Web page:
SOLVE magazine Issue 01 2020 - Page 11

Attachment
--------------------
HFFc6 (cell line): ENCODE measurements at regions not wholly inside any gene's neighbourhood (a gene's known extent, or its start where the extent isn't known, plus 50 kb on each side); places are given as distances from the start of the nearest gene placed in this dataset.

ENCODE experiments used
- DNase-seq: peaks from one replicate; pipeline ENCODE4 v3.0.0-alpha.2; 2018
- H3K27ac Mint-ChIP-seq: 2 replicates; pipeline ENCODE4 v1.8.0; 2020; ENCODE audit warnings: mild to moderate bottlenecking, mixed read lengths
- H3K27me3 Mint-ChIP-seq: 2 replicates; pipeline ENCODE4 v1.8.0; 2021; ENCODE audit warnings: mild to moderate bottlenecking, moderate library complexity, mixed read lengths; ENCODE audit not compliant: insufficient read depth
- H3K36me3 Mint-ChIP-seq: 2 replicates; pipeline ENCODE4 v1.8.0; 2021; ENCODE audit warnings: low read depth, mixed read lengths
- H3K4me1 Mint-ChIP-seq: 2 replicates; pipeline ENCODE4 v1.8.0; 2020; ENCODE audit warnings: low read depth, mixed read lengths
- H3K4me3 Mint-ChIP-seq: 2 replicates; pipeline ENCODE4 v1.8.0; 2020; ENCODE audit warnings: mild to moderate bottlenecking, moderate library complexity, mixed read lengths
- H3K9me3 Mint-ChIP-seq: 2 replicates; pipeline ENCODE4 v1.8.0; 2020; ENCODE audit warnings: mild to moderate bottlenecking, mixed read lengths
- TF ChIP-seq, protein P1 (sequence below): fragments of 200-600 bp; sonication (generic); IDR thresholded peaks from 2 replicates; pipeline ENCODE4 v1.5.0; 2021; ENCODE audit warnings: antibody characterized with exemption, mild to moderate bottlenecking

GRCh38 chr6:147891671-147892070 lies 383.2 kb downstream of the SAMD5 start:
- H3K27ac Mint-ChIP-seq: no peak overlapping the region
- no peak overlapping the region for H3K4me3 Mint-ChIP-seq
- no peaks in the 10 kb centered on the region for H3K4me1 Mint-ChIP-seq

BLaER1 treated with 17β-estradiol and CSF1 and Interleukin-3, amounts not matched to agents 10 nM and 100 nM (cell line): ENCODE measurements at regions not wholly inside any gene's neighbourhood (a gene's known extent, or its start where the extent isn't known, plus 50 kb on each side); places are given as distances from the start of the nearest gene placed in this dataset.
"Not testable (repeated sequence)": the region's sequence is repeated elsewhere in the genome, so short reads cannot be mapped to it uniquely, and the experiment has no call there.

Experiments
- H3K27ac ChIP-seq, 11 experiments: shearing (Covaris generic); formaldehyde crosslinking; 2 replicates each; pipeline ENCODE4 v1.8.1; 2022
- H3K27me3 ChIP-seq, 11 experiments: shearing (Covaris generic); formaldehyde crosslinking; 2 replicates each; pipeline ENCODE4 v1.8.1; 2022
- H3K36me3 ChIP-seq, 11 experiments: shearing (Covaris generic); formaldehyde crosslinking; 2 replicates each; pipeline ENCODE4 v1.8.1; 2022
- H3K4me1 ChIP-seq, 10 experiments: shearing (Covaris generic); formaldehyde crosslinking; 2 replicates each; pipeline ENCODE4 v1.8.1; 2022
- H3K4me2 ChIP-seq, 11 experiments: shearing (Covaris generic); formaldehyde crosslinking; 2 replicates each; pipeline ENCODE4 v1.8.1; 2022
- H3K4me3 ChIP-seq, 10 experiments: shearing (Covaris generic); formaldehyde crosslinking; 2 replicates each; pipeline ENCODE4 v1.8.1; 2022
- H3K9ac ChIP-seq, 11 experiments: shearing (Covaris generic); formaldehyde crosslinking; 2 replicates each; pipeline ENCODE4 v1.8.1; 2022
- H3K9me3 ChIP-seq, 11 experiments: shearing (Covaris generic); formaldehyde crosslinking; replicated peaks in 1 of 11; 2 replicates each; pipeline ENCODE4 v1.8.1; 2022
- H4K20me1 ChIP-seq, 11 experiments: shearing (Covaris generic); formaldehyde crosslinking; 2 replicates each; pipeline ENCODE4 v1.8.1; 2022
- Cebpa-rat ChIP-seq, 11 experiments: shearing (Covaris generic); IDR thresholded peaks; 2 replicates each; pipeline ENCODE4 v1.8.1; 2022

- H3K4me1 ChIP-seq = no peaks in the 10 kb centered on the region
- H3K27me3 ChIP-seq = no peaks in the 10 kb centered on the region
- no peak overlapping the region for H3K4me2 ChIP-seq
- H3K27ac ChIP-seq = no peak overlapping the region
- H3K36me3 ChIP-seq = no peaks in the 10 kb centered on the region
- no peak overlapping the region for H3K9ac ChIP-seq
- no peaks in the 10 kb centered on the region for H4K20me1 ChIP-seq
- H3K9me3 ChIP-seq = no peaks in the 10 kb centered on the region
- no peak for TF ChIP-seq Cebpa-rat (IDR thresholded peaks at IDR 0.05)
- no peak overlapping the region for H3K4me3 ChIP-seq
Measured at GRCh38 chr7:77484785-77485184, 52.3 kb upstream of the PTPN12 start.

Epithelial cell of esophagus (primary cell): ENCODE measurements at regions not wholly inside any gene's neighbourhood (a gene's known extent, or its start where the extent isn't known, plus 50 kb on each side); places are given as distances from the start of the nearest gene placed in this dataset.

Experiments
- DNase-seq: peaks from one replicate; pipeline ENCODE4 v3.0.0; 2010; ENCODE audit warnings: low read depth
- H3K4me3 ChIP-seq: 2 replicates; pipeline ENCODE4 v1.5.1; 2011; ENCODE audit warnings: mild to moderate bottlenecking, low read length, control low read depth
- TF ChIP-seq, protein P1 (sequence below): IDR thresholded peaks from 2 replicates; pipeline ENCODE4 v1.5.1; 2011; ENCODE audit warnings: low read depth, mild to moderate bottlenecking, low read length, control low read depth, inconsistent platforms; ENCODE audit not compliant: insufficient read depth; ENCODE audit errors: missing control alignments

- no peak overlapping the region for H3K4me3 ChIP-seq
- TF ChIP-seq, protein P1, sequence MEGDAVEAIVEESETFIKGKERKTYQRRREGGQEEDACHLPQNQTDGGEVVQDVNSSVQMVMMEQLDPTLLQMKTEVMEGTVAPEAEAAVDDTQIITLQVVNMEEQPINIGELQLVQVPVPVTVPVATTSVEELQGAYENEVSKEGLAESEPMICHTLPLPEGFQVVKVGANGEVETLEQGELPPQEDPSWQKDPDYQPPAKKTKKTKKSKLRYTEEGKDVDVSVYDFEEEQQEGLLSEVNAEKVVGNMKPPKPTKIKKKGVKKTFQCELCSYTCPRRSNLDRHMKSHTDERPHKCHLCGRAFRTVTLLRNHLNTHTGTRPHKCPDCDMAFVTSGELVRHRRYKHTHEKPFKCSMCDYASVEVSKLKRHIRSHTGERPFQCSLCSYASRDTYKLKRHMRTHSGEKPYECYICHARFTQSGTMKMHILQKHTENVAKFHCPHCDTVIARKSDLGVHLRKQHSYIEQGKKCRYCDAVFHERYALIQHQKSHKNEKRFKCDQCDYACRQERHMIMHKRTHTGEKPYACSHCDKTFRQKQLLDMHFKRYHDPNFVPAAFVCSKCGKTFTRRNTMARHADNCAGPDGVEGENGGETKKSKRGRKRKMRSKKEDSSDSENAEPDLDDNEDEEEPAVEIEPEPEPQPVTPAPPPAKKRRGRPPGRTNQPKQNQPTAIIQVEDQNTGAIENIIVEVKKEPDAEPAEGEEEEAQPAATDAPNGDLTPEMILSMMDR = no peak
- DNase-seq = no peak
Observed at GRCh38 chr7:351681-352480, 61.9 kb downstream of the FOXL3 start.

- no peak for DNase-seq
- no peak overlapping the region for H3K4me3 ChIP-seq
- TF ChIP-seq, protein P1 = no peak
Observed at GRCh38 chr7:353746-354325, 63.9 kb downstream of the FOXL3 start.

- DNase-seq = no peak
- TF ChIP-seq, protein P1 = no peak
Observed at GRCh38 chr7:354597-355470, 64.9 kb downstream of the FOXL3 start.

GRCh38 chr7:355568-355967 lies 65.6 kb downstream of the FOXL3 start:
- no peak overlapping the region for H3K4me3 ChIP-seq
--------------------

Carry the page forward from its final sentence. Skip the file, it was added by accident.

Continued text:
SUSTAINABILITY AND THE ENVIRONMENT: BIOTECHNOLOGY WASTE FIND BRINGS PET TO HEEL Plastic pollution is now widely recognised as one of the worst environmental calamities of our time. Over the past 70 years more than 8.3 billion metric tonnes of plastic has been produced globally, and almost all of it remains in the environment – particularly in the ocean because of the ‘scouring’ effect of river catchments that collect discarded rubbish in towns and cities and disgorge it, eventually, into the sea. For marine scientists, plastic pollution has surpassed crisis level and is now an existential threat to ocean life – at a time when the ocean is going to be more vital than ever for human food security as terrestrial agriculture strains under the pressure of climate change. This grim scenario brings into sharp relief the importance of groundbreaking research by the University of Portsmouth in engineering a naturally occurring enzyme that can break down one of the most abundant plastics, polyethylene terephthalate or PET, used in single-use drink bottles, clothing and carpets. It has been estimated that it will take 450 years for a PET drink bottle to break down naturally in the ocean, and the EU alone consumes 46 billion PET drink bottles every year. Not surprisingly, the University’s enzyme research – now housed within the newly established Centre for Enzyme Innovation (CEI) – has attracted worldwide attention and acclaim among scientists, governments and also the plastics industry itself. The team was recently awarded the Times Higher Education STEM Research Project of the Year. Like many scientific breakthroughs, the discovery was partly serendipitous. Researchers at the University led by Professor John McGeehan – and in partnership with the US Department of Energy’s National Renewable Energy Laboratory (NREL) – were investigating the inner workings of PETase, an enzyme discovered in a Japanese bottle-recycling facility in 2016. This PETase enzyme appeared to be breaking down plastic and the team was trying to understand how it had evolved to digest artificial plastics, given PET has only been around since the 1940s – a very short period for an evolutionary adjustment. The researchers could see that the structure of the enzyme was similar to one evolved by bacteria to break down cutin, a natural polymer used by plants as a protective coating. The team was manipulating the enzyme to explore this connection when they unintentionally improved its PET-digesting ability. Collaborating NREL scientists Dr Bryon Donohoe and Dr Nic Rorrer subsequently tested PETase on PET samples from drink bottles. Observing with an electron microscope, they saw the PETase enzyme begin degrading the pieces of PET plastic after just four days. The researchers knew they were only at an early stage and that further engineering could potentially make the enzyme work much faster and be a genuine tool for revolutionising plastics recycling. Professor McGeehan and his team are now working on improving this enzyme for industrial-scale use, while continuing the search for new enzymes that can break down other highly-polluting plastics. The research is being facilitated by the Portsmouth researchers’ access to the UK’s national synchrotron in Oxfordshire, called the Diamond Light Source. The synchrotron’s I23 beamline uses intense beams of X-rays 10 billion times brighter than the sun to act as a microscope powerful enough to make individual atoms visible. It reveals the 3D structures of nature’s molecules of life, allowing researchers to apply the tools of protein engineering and directed evolution to continue to improve the PETase enzyme. It is of the utmost importance that the UK Government has recognised the need to fund research and innovation to take our fundamental science through to real-world industrial and environmental applications. – John McGeehan ISSUE 1 / 2020 11